October through April bring about a downturn in available outdoor activities, but some national parks embrace the colder months and promote activities that showcase their scenic views with a wintery twist. We’ve compiled a list of the most beautiful national parks to visit during the winter months.
Bryce Canyon, Utah
A less crowded off-season gives you the opportunity to better enjoy the deep snow and plateaus of Bryce Canyon that are perfect for cross-country skiing or snowshoe hikes. The winter canyon is stunning with white pillows of snow contrasting with the crimson rock, one of the many reasons to try Bryce Canyon in the winter. Bryce in the winter allows you to experience the beautiful snow that Utah has to offer while also experiencing the beauty of a famous national park. Winter is also the only time to enjoy the Winter Festival as well as Saturday astronomy lessons and nighttime snowshoeing tours.
Death Valley, California
Death Valley National Park is a winter adventurer’s dream. Outdoor activities that are nearly impossible in the summer’s 130-degree weather are accessible and scenic during the winter months. Unlike some other national parks, you can comfortably enjoy Death Valley in the winter with just a light jacket on—you might even want to pack some sunscreen. Winter activities include Full Moon Festivals and Star Parties that are held to showcase the park’s beautiful stargazing. The weeks between Thanksgiving and Christmas are when it’s least crowded, but all winter visitors should plan on making reservations to see the vast peaks dusted with snow sitting just above the sand dunes.
Big Bend, Texas
Big Bend National Park is home to great year-round outdoor activities. The Rio Grande River hosts 100 miles of shoreline in the park, which is perfect for canoeing or river floating, even during the colder months. Other activities include horseback riding, scenic drives and over 200 miles of hikes that are great for the 50-60 degree temperatures. Besides the activities, what really makes Big Bend a treasure is the panoramic horizon views and sky-high mountain peaks—views that make this national park a real winter treat. Big Bend National Park is a must-do during winter because it is a nice contrast for people traveling from snow-covered states, but layers are still recommended during the winter because of cold snaps and fluctuating temperatures.
Because Yosemite’s winters can get severe, there aren’t many options for lodging or travel during the mid-winter months. However, there are great hiking trails available as well as ice skating, year-round fishing, snowshoeing, skiing, and sleigh rides throughout the snow covered park—not to mention perfect lighting and beautiful snowy backdrops for pictures. The Glacier Point/Badger Pass Roads are plowed so skiers and snowboarders can get to Badger Pass ski slopes available only when snow covers the peaks. Yosemite is so beautiful each season that you should really see it twice—once in the full bloom summer and again in the icy winter.
Joshua Tree, California
Joshua Tree National Park is great to visit year-round, but winter is the best time to beat the crowds and get a killer campsite. A winter visit will also ensure you miss the sweltering heat that plagues the park during other seasons. Their winter season, November through March, hosts great stargazing nights, beautiful desert scenery, and amicable temperatures. Activities include miles of hikes, scenic drives, and mountain climbing. If you’re itching for a climbing trip during the cold winter, Joshua Tree is a must-go location to scale rocks without worrying about snow covered boulders.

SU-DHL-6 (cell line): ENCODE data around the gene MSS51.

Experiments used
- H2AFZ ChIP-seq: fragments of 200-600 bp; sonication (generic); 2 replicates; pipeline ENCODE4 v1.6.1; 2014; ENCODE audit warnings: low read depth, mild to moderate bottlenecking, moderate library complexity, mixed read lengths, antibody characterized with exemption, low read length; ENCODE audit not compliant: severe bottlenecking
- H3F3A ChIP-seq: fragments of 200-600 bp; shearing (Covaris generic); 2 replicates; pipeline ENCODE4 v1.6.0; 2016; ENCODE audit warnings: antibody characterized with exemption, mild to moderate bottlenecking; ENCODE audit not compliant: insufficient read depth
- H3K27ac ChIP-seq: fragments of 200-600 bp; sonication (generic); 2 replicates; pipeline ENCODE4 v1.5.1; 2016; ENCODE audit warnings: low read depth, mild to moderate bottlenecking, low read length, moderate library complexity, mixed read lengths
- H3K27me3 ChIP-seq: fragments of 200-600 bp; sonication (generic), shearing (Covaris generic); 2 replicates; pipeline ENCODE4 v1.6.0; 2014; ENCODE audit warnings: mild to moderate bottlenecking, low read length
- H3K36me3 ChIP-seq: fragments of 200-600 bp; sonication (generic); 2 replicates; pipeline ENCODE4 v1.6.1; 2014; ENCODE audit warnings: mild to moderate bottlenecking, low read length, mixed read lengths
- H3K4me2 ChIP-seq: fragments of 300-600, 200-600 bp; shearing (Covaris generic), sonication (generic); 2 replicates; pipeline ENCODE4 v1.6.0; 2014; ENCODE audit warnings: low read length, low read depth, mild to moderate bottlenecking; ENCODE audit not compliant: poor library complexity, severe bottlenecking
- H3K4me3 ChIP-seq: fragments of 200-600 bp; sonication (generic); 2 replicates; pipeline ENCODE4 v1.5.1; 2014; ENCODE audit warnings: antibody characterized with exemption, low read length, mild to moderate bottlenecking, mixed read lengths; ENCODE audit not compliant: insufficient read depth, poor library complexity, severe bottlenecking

Grand Canyon, Arizona
Grand Canyon National Park is one of the most famous tourist sites in the United States. A winter visit can satiate everyone’s desire to see parts of the 1,902 square mile canyon. Wintertime is a quieter time to enjoy the scenic drive of Bright Angel Trail, and even with the cooler months and snow, bring your binoculars to catch glimpses of eagles flying above the canyon rims and mule deer running through the snow. The summer provides breathtaking views, but visiting the Grand Canyon in the winter is just as impressive.
Crater Lake, Oregon
Crater Lake National Park is a great winter getaway for weekend adventurers. With nearly 44 feet of snow during the winter months, cross-country skiing and snowshoeing opportunities begin as early as mid-October, and the park’s rangers lead weekend hikes during the winter (for free) that you can’t experience during any other month.
Yellowstone, Wyoming and Montana
Also one of the most famous and visited parks, Yellowstone National Park is stunning during the winter months. Most passages are available only via snowshoe, cross-country ski, or snowmobile, so if you’re into snow sports then this is a plus for you. Try a scenic snowmobile tour or snow coach tour to take in the winter wonderland scenery with all the winter wildlife. Twelve and a half feet of snow consistently covers the park, making the geysers, hot springs, and mineral pools part of your “over-snow” activities. Yellowstone in winter is an incredible experience for wildlife, snow-filled activities, and frost-tipped scenery that can’t be found any other time of year.
If you’re not ready to plan your winter retreat, download our ultimate guide to Utah’s best hikes to help you get in the mood for spring.
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